Nathan Klingbeil and Mark Romito

Mark Romito (right), director of external affairs for AT&T Ohio, presented a donation to Nathan Klingbeil, dean of the College of Engineering and Computer Science, during an April 2 ceremony.

For the second time, AT&T has donated $10,000 to Wright State University’s College of Engineering and Computer Science in support of the Wright STEPP program.

Mark Romito, director of external affairs for AT&T Ohio, presented the gift to Nathan Klingbeil, Ph.D., dean of the College of Engineering and Computer Science, during an April 2 ceremony at the college.

Wright STEPP is designed to increase the number of students from public schools in Dayton and Springfield who graduate from high school with the academic skills to earn their bachelor’s degrees in science, technology, engineering or math (STEM).

“It just fits very well with the AT&T Foundation emphasis,” Romito said. “Anything that could help with the retention of students, to get them through high school and to get a good foothold into college is a high priority for our foundation.”

“We are genuinely grateful to both AT&T and Mark Romito for taking the time to visit with us and for their generous support of our program,” Klingbeil said. “We look forward to continuing our shared efforts to make an impact where it’s needed most!”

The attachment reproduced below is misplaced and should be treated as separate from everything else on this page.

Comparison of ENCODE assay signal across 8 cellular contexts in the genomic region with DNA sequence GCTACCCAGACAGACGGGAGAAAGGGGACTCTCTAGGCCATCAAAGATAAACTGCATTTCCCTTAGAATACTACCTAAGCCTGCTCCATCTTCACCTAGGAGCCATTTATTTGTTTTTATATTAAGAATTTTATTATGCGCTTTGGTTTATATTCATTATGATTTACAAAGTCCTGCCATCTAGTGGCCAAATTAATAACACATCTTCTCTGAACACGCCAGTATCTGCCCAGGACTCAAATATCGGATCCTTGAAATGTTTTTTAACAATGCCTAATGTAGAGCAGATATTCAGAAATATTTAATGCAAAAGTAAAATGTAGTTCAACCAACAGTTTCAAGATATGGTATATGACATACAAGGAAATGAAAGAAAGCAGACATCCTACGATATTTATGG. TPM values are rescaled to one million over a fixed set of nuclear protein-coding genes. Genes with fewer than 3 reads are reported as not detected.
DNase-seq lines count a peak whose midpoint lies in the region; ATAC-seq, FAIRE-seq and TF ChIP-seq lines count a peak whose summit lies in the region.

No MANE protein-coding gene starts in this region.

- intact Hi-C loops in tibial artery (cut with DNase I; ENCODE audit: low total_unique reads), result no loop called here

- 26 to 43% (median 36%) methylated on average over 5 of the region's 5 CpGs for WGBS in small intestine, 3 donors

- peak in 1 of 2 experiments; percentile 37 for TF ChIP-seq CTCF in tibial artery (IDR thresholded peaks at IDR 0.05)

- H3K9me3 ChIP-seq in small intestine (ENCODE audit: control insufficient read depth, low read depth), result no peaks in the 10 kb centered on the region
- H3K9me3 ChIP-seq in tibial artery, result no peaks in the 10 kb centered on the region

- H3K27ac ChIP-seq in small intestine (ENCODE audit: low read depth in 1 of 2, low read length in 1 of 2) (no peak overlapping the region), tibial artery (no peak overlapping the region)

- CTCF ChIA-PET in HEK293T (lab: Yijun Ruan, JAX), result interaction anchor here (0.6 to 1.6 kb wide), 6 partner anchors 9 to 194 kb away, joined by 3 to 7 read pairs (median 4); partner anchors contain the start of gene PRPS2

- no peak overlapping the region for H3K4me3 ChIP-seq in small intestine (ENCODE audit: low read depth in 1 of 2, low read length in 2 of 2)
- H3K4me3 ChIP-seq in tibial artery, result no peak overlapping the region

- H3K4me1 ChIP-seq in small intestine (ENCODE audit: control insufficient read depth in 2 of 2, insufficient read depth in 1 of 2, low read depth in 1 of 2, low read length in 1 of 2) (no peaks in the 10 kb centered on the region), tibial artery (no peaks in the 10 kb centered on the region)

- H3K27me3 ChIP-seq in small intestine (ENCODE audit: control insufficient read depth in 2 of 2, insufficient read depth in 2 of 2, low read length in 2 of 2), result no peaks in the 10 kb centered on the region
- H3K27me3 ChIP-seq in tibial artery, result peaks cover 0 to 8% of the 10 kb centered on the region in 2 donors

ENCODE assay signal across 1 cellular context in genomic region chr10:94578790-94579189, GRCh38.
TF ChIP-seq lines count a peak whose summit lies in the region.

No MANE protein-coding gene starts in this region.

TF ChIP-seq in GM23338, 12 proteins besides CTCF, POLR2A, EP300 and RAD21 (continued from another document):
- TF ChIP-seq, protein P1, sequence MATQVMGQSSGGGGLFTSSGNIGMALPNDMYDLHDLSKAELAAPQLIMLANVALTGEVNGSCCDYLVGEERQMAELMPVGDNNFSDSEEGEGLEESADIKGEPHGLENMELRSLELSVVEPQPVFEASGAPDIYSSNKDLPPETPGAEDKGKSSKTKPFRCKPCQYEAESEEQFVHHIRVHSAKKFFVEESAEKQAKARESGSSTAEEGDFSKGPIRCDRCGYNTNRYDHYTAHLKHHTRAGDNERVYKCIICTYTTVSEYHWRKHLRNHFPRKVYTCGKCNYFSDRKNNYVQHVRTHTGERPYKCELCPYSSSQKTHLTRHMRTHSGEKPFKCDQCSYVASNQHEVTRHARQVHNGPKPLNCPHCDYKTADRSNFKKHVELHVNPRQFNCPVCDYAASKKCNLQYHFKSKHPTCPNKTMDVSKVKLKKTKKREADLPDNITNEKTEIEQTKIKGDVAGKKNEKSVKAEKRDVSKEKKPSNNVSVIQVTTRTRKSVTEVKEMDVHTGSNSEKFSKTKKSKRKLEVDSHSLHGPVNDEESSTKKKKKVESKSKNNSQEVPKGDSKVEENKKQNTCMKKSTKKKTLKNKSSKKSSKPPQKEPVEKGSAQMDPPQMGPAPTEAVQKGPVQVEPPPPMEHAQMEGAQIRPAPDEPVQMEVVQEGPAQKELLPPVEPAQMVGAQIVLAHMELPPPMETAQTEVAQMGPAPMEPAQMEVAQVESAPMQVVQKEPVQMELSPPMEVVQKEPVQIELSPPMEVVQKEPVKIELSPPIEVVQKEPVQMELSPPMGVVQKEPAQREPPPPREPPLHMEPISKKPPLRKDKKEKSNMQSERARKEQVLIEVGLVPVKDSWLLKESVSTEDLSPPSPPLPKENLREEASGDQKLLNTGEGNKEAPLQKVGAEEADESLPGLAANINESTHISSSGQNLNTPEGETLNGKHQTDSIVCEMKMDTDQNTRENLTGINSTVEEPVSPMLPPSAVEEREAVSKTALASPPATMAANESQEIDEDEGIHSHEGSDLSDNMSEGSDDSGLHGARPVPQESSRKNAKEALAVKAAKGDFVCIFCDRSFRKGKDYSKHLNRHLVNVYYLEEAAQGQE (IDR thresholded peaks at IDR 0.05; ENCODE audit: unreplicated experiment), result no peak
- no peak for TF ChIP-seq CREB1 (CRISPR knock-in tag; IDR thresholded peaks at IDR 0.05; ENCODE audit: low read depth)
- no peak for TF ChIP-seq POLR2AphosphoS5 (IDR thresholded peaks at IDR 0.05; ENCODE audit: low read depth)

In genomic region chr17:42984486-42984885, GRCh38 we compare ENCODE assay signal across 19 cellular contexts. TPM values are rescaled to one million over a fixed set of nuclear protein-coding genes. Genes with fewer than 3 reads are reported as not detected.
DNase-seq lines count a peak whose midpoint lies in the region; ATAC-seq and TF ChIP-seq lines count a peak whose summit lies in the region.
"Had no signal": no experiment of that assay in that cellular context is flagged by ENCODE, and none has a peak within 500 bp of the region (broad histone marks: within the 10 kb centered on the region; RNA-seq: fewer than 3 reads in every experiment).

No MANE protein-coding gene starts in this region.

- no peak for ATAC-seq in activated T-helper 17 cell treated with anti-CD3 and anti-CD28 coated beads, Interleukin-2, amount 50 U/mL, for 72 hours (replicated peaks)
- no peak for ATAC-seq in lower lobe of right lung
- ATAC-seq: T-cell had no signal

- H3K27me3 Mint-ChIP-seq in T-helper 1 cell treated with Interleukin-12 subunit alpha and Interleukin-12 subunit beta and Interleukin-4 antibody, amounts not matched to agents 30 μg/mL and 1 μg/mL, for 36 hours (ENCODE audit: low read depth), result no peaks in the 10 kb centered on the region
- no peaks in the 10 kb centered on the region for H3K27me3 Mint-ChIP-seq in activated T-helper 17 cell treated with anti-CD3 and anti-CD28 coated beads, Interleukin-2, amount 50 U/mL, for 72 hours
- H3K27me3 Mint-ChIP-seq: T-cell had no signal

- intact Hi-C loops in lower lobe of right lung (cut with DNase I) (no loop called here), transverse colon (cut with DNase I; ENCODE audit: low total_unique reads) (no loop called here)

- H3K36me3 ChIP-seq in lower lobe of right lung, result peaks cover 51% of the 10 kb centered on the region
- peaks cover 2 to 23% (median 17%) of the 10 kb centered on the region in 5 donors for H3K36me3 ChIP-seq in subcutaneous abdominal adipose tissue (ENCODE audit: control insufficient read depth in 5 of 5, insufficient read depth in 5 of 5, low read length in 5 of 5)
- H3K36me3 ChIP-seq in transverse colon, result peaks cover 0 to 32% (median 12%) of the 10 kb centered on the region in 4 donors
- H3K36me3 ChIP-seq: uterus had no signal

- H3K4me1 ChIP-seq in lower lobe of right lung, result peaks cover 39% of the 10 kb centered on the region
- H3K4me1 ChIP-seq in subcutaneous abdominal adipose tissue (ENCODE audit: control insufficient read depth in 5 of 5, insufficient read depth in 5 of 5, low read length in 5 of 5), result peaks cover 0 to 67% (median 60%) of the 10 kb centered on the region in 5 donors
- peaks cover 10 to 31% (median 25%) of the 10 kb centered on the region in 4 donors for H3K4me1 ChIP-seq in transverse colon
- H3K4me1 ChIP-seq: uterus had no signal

Wright STEPP (Science, Technology and Engineering Preparatory Program) is an education intervention program for at-risk and underrepresented students in grades seven to 12. The program enhances students’ preparation for secondary education, educates them about STEM occupations, and encourages their enrollment in STEM-related academic programs.

Operated by the College of Engineering and Computer Science for 26 years, the highly successful program is a partnership between Wright State, Dayton Public Schools, Springfield City Schools, Wright-Patterson Air Force Base and local foundations and corporations. More than 1,400 students have participated in the program, with success indicators including an 80 percent program completion rate and 100 percent Ohio Proficiency Test/Ohio Graduation Test pass rate among program graduates.

Students who complete the program are eligible for full tuition-paid enrollment at Wright State in STEM disciplines.

Initial funding of Wright STEPP was provided entirely by Wright State, but since 1990, a variety of donors have supplied funding and in-kind support. They include the Standard Register Co., Sherman-Standard Register Foundation, General Motors Corp., the U.S. Department of Energy, Mead Data Central, the Ohio Board of Regents, American Association of Blacks in Engineering, Corning Glass, Armed Forces Communications-Electronics Association, The Springfield Foundation, The Llewellyn Foundation, Della Selsor Trust and the National Science Foundation. AT&T first supported the program with a $10,000 grant in 2011.